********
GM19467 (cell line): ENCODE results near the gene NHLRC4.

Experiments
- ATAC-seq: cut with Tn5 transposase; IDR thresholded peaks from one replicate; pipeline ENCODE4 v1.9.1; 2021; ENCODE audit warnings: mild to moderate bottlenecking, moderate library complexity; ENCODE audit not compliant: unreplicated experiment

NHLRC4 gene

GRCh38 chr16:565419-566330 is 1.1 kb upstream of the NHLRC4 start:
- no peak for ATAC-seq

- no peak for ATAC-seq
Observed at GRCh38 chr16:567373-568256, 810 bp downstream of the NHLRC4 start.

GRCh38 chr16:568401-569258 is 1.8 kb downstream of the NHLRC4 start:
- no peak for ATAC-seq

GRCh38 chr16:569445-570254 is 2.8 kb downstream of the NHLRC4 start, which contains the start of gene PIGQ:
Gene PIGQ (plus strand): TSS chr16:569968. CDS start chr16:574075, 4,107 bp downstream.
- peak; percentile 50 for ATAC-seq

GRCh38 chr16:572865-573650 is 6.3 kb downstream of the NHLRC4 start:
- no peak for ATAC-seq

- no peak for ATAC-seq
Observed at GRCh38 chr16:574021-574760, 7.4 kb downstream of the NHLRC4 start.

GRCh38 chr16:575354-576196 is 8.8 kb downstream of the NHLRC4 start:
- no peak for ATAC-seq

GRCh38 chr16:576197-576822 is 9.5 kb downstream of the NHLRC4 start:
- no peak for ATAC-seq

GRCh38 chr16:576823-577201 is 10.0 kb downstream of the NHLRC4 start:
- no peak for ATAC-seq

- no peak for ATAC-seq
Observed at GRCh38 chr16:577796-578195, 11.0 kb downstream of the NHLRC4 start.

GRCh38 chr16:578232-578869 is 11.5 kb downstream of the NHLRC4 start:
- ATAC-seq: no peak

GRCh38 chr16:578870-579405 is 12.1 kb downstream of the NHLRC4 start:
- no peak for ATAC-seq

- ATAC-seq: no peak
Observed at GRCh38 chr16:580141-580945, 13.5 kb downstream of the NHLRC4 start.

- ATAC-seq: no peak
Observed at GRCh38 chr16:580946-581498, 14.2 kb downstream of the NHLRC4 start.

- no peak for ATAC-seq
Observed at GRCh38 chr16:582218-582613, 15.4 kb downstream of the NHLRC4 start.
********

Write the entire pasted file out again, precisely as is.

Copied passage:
GM19467 (cell line): ENCODE results near the gene NHLRC4.

Experiments
- ATAC-seq: cut with Tn5 transposase; IDR thresholded peaks from one replicate; pipeline ENCODE4 v1.9.1; 2021; ENCODE audit warnings: mild to moderate bottlenecking, moderate library complexity; ENCODE audit not compliant: unreplicated experiment

NHLRC4 gene

GRCh38 chr16:565419-566330 is 1.1 kb upstream of the NHLRC4 start:
- no peak for ATAC-seq

- no peak for ATAC-seq
Observed at GRCh38 chr16:567373-568256, 810 bp downstream of the NHLRC4 start.

GRCh38 chr16:568401-569258 is 1.8 kb downstream of the NHLRC4 start:
- no peak for ATAC-seq

GRCh38 chr16:569445-570254 is 2.8 kb downstream of the NHLRC4 start, which contains the start of gene PIGQ:
Gene PIGQ (plus strand): TSS chr16:569968. CDS start chr16:574075, 4,107 bp downstream.
- peak; percentile 50 for ATAC-seq

GRCh38 chr16:572865-573650 is 6.3 kb downstream of the NHLRC4 start:
- no peak for ATAC-seq

- no peak for ATAC-seq
Observed at GRCh38 chr16:574021-574760, 7.4 kb downstream of the NHLRC4 start.

GRCh38 chr16:575354-576196 is 8.8 kb downstream of the NHLRC4 start:
- no peak for ATAC-seq

GRCh38 chr16:576197-576822 is 9.5 kb downstream of the NHLRC4 start:
- no peak for ATAC-seq

GRCh38 chr16:576823-577201 is 10.0 kb downstream of the NHLRC4 start:
- no peak for ATAC-seq

- no peak for ATAC-seq
Observed at GRCh38 chr16:577796-578195, 11.0 kb downstream of the NHLRC4 start.

GRCh38 chr16:578232-578869 is 11.5 kb downstream of the NHLRC4 start:
- ATAC-seq: no peak

GRCh38 chr16:578870-579405 is 12.1 kb downstream of the NHLRC4 start:
- no peak for ATAC-seq

- ATAC-seq: no peak
Observed at GRCh38 chr16:580141-580945, 13.5 kb downstream of the NHLRC4 start.

- ATAC-seq: no peak
Observed at GRCh38 chr16:580946-581498, 14.2 kb downstream of the NHLRC4 start.

- no peak for ATAC-seq
Observed at GRCh38 chr16:582218-582613, 15.4 kb downstream of the NHLRC4 start.